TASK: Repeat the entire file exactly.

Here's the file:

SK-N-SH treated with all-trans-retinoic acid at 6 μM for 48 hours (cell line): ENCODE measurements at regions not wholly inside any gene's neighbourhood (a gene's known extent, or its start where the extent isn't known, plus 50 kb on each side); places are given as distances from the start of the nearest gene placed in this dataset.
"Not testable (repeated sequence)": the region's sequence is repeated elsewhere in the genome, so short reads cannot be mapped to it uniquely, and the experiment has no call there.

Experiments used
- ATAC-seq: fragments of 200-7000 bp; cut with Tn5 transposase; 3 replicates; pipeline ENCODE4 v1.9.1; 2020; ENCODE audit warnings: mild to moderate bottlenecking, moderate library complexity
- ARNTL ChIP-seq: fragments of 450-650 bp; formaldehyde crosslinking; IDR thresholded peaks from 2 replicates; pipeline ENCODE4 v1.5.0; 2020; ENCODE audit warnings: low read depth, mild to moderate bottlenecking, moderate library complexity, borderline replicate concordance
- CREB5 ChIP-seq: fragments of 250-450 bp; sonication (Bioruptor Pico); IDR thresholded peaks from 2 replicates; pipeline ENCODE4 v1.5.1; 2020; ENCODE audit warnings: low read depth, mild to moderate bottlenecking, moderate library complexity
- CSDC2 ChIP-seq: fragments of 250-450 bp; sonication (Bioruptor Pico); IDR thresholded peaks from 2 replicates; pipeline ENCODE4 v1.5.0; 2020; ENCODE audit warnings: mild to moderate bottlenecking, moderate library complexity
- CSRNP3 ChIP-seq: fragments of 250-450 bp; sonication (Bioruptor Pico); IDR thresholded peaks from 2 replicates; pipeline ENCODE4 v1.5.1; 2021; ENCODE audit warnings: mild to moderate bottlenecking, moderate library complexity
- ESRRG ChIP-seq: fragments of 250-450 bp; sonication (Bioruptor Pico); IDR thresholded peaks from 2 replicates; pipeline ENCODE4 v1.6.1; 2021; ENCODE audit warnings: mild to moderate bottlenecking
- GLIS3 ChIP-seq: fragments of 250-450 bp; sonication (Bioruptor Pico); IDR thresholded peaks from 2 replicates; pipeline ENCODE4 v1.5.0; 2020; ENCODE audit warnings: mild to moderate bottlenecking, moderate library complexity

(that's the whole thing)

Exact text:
SK-N-SH treated with all-trans-retinoic acid at 6 μM for 48 hours (cell line): ENCODE measurements at regions not wholly inside any gene's neighbourhood (a gene's known extent, or its start where the extent isn't known, plus 50 kb on each side); places are given as distances from the start of the nearest gene placed in this dataset.
"Not testable (repeated sequence)": the region's sequence is repeated elsewhere in the genome, so short reads cannot be mapped to it uniquely, and the experiment has no call there.

Experiments used
- ATAC-seq: fragments of 200-7000 bp; cut with Tn5 transposase; 3 replicates; pipeline ENCODE4 v1.9.1; 2020; ENCODE audit warnings: mild to moderate bottlenecking, moderate library complexity
- ARNTL ChIP-seq: fragments of 450-650 bp; formaldehyde crosslinking; IDR thresholded peaks from 2 replicates; pipeline ENCODE4 v1.5.0; 2020; ENCODE audit warnings: low read depth, mild to moderate bottlenecking, moderate library complexity, borderline replicate concordance
- CREB5 ChIP-seq: fragments of 250-450 bp; sonication (Bioruptor Pico); IDR thresholded peaks from 2 replicates; pipeline ENCODE4 v1.5.1; 2020; ENCODE audit warnings: low read depth, mild to moderate bottlenecking, moderate library complexity
- CSDC2 ChIP-seq: fragments of 250-450 bp; sonication (Bioruptor Pico); IDR thresholded peaks from 2 replicates; pipeline ENCODE4 v1.5.0; 2020; ENCODE audit warnings: mild to moderate bottlenecking, moderate library complexity
- CSRNP3 ChIP-seq: fragments of 250-450 bp; sonication (Bioruptor Pico); IDR thresholded peaks from 2 replicates; pipeline ENCODE4 v1.5.1; 2021; ENCODE audit warnings: mild to moderate bottlenecking, moderate library complexity
- ESRRG ChIP-seq: fragments of 250-450 bp; sonication (Bioruptor Pico); IDR thresholded peaks from 2 replicates; pipeline ENCODE4 v1.6.1; 2021; ENCODE audit warnings: mild to moderate bottlenecking
- GLIS3 ChIP-seq: fragments of 250-450 bp; sonication (Bioruptor Pico); IDR thresholded peaks from 2 replicates; pipeline ENCODE4 v1.5.0; 2020; ENCODE audit warnings: mild to moderate bottlenecking, moderate library complexity